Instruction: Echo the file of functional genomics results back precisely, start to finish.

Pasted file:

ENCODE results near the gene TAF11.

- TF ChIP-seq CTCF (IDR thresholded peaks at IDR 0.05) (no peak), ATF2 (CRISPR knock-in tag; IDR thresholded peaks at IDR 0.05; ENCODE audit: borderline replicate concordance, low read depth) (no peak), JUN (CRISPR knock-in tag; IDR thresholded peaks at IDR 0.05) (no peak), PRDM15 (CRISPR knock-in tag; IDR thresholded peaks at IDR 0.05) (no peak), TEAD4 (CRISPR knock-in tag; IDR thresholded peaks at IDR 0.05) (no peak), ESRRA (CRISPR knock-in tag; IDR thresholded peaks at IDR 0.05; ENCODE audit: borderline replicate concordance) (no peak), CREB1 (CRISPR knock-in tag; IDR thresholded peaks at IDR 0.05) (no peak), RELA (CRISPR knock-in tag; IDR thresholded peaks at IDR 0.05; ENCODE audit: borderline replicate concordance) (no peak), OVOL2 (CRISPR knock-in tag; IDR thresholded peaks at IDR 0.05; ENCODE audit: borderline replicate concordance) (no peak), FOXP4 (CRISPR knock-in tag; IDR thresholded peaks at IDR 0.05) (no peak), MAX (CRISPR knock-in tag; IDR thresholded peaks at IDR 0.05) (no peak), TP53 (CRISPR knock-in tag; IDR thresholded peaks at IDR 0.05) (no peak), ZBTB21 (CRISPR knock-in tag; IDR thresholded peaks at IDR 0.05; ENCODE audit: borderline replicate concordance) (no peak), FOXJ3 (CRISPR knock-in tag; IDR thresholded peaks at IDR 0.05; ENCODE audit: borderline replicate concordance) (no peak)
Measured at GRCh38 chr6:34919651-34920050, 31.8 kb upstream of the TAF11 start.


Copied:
ENCODE results near the gene TAF11.

- TF ChIP-seq CTCF (IDR thresholded peaks at IDR 0.05) (no peak), ATF2 (CRISPR knock-in tag; IDR thresholded peaks at IDR 0.05; ENCODE audit: borderline replicate concordance, low read depth) (no peak), JUN (CRISPR knock-in tag; IDR thresholded peaks at IDR 0.05) (no peak), PRDM15 (CRISPR knock-in tag; IDR thresholded peaks at IDR 0.05) (no peak), TEAD4 (CRISPR knock-in tag; IDR thresholded peaks at IDR 0.05) (no peak), ESRRA (CRISPR knock-in tag; IDR thresholded peaks at IDR 0.05; ENCODE audit: borderline replicate concordance) (no peak), CREB1 (CRISPR knock-in tag; IDR thresholded peaks at IDR 0.05) (no peak), RELA (CRISPR knock-in tag; IDR thresholded peaks at IDR 0.05; ENCODE audit: borderline replicate concordance) (no peak), OVOL2 (CRISPR knock-in tag; IDR thresholded peaks at IDR 0.05; ENCODE audit: borderline replicate concordance) (no peak), FOXP4 (CRISPR knock-in tag; IDR thresholded peaks at IDR 0.05) (no peak), MAX (CRISPR knock-in tag; IDR thresholded peaks at IDR 0.05) (no peak), TP53 (CRISPR knock-in tag; IDR thresholded peaks at IDR 0.05) (no peak), ZBTB21 (CRISPR knock-in tag; IDR thresholded peaks at IDR 0.05; ENCODE audit: borderline replicate concordance) (no peak), FOXJ3 (CRISPR knock-in tag; IDR thresholded peaks at IDR 0.05; ENCODE audit: borderline replicate concordance) (no peak)
Measured at GRCh38 chr6:34919651-34920050, 31.8 kb upstream of the TAF11 start.